When your budget is tight, even $100 a month is a lot of money. Being able to shave off $100 from your normal spending frees up that money to be used on things that are more important: bills, debt, and repairs are all good examples of things that an extra $100 a month can go a long way towards fixing.
How do you shave off that $100, though? It must take a big sacrifice, right? Actually, it’s pretty easy if you’re vigilant of the little ways money can slip away throughout the month. None of the following tips alone will save you $100 a month, but when used together you could easily save that much each month without radically changing your lifestyle.
The idea of cutting coupons probably brings to mind a picture of your grandmother hunched over a table, snipping away with a pair of scissors. Regardless of how young you are, it’s something you should be doing. A dollar here, a dollar there: it adds up faster than you think, especially if it's a product you use regularly and you use a coupon to stock up on it.
The only downside with coupons is they can sometimes lure you into buying things you don’t need. To avoid this, draw up your grocery list before you start cutting, and only cut out coupons that are for things already on your list. It’ll keep you on the straight and narrow, and help you avoid buying stuff you don’t need.
It’s fun. It’s exciting. But buying lotto tickets is at best a bad habit, and at worst an insanely bad investment strategy. There’s an old saying that the lottery is a tax on those unable to do math, and while that’s a little harsh, the truth is that your chances of winning anything from the lotto are so low that it’s a better investment strategy to dig in your yard for hidden treasure.
Most lotto players already know this and don’t see any problem with spending a couple dollars a week having fun. Nothing wrong with that, right? Time for some math. If you spend $6 a week on lotto tickets, that’s $24 a month. And that right there is a little over a third of the $100 target we’re trying to hit. Ask yourself: would you prefer that jolt of excitement, or the peace of mind in knowing you have savings to fall back on?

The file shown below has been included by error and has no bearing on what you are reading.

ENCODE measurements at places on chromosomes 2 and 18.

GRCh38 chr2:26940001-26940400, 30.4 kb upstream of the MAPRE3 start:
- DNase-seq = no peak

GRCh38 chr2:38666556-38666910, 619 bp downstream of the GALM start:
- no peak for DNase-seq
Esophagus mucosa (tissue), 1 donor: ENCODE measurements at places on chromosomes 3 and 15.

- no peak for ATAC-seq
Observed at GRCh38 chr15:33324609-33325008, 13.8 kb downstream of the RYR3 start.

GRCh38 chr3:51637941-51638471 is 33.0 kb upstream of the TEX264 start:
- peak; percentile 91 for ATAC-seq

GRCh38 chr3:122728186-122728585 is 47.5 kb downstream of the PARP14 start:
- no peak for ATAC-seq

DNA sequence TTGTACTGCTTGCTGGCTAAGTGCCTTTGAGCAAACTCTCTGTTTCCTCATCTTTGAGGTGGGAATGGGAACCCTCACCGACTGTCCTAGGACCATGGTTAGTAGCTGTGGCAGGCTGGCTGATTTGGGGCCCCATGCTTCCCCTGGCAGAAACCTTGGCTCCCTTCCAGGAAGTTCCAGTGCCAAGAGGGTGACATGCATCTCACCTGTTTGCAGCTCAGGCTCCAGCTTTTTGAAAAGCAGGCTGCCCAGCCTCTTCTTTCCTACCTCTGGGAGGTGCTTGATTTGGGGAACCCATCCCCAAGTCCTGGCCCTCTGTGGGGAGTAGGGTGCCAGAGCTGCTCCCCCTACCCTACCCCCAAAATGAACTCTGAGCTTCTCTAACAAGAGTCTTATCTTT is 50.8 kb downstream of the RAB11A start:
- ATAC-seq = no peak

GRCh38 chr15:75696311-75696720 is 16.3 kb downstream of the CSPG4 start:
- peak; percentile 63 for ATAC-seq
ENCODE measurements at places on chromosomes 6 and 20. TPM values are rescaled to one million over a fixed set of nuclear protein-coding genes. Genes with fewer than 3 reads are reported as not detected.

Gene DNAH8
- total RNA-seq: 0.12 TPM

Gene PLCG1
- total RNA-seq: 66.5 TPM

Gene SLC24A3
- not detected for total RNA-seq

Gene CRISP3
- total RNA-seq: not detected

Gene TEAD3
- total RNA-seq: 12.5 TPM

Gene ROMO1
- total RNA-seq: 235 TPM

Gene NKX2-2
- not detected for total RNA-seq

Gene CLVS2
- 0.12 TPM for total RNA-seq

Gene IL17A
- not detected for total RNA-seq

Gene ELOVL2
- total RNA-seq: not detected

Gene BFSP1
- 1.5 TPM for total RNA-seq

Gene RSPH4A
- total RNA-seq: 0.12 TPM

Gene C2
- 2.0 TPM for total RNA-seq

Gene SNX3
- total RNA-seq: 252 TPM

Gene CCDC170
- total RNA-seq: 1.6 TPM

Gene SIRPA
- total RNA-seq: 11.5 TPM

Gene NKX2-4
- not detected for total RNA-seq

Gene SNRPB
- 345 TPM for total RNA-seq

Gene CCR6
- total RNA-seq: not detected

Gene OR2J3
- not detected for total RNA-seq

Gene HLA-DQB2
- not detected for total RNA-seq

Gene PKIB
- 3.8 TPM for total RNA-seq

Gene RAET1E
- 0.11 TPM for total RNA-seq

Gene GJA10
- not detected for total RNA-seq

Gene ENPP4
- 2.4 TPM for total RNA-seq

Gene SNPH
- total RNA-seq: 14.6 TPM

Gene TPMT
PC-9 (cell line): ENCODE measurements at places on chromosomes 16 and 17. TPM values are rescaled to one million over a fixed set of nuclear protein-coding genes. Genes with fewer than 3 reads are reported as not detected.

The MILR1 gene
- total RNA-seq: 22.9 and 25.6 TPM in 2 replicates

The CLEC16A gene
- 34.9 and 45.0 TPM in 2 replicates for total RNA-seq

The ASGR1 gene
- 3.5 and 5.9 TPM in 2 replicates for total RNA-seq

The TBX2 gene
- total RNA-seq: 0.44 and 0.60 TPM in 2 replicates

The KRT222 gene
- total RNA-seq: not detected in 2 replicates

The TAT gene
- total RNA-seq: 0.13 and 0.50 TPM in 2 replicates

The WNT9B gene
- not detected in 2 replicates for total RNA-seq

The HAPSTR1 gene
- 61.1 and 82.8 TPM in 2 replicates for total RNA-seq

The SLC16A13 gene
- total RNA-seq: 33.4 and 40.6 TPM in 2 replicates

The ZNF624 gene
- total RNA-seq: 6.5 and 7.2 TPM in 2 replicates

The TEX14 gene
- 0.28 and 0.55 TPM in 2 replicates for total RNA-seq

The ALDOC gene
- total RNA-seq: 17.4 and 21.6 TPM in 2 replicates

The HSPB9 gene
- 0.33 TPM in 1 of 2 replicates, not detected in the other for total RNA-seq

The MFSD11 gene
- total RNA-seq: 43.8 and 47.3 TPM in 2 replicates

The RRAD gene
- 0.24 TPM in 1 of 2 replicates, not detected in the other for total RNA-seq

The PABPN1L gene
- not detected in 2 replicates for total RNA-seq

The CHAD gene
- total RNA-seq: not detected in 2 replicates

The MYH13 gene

This isn’t so much a way to save, as it is to earn a little extra from the things you already have to spend money on. A lot of credit cards have cash back deals that earn you a few cents with each purchase. Check to see if yours is one, and if it isn’t, think about applying for one that has a favorable rate on it.
A note of warning though: under no circumstances should you do this if there’s the possibility that you’ll be late with your credit card payments. A few dollars each week is not worth the danger of loading up your credit cards with debt. The hit to your credit rating and the interest you’ll be charged will wipe out any good cashback deals have done for you. Only use cashback deals on your credit cards if you’re confident you can make the payments on time.
These tips are just the start of what you can do to shave off money from your expenses each month. By sticking to these simple strategies you could be looking at $100 in extra cash each month. If you’re interested in saving more money, check out some of our other articles on budgeting and saving.
If you find yourself hit with an emergency your savings can’t handle, there are other financial resources available to you. For example, a payday loan is a type of emergency loan that could provide you with up to $1,200 between paychecks. You can add that amount you to your emergency fund by this time next year by sticking to our simple strategy for saving an extra $100 each month. Just stick to your guns when it comes to your savings game plan, and you’ll be surprised to see how fast it adds up!